Planet of the Apes

Kenneth Crab Sep 6, 2011

Jane’s Journey Directed by Lorenz Knauer Distributed by First Run Features, 2010 Jane’s Journey is a predictably, yet no less disappointingly, streamlined celebrity profile of living legend Dr. Jane Goodall, the famed primatologist whose trailblazing observations of wild chimpanzees made her a household name over half a century ago. Over more recent decades, Goodall, now 77, has become something of a patron saint of eco-activism, traveling around the world as a self-proclaimed messenger of hope, inspiring young people to become environmentally responsible. One of the most amazing aspects of Goodall’s journey was her radical choice to live life in the public eye, a belief that was kindled when she attended a conference on chimps in Chicago in 1986. Her exposure to brutal evidence of their endangerment — by killing for profit, mistreatment of captive animals used in scientific experiments and deforestation — made Goodall decide to abandon her idyllic existence in Tanzania’s Gombe National Park and mount an effort to sensitize her own species to its precarious relationship with the natural world. In Jane’s Journey, Goodall, with trademark equanimity, reveals how she has managed to carry the peace of the forest in her heart, but she also seems to be able to deploy her best qualities as a scientist — humility and patience — in productive interactions with people. The determination she shows by listening to personal stories reflects her long-ago controversial decision to refer to apes as individuals (“he” and “she”). Goodall’s disposition would probably have made her one heck of a documentary filmmaker, so it’s a pity Jane’s Journey does not unfold under her own direction. Narration from her letters and footage from home movies bear direct witness to the indomitable spirit that fuels her eloquence and sheer presence. Along with reminiscences on life in the jungle as a woman, wife — she lived out her two marriages there — and mother, they constitute the film’s most interesting bits. The rest veers between hagiography and a two-hour promotional video, which neither Dame Jane nor the Jane Goodall Institute need in order to shine. Would that journeyman director Lorenz Knauer had excised unnecessary tributes by the likes of Pierce Brosnan, Angelina Jolie and Kofi Annan in favor of a more detailed look into the groups formed out of Goodall’s Roots & Shoots youth initiative, or had chosen to pursue a more involved, poetic view of her communion with nature.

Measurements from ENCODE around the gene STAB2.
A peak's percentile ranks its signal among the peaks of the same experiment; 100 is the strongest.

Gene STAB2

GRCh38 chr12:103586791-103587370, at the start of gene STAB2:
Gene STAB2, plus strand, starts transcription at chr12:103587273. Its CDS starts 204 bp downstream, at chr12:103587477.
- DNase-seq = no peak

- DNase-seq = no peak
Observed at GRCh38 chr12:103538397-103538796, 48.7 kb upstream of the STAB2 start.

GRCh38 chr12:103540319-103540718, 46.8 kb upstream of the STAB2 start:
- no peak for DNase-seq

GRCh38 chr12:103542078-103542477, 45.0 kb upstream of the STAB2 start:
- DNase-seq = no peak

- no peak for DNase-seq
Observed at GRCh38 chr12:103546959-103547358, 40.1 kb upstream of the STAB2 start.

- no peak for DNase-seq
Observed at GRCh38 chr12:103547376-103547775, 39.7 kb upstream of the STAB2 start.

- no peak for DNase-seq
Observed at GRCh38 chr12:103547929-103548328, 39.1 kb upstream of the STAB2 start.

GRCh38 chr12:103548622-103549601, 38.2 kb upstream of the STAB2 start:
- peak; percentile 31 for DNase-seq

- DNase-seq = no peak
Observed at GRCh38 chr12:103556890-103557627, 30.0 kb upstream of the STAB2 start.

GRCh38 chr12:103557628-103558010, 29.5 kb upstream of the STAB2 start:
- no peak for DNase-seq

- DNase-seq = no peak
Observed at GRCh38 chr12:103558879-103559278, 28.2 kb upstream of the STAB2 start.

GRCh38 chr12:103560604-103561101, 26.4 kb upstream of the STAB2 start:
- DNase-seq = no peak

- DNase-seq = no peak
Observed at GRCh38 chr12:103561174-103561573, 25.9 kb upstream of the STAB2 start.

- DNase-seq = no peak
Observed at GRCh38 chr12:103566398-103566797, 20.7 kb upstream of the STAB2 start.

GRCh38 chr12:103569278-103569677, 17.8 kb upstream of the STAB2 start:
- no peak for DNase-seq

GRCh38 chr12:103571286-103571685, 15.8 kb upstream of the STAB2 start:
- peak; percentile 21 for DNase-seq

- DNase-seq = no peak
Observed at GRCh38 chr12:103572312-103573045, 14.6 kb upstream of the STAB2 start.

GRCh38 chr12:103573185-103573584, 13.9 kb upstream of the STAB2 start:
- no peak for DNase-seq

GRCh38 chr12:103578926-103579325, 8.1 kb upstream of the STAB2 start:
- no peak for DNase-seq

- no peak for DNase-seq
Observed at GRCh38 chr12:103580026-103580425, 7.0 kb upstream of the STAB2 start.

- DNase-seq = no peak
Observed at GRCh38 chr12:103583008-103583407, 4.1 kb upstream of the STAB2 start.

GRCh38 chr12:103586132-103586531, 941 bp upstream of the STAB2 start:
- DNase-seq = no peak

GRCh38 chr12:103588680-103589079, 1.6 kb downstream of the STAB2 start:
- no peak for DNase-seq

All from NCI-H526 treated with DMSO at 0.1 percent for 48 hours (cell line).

(Credit: Richard Koburg, Neos Film, CC Medien)

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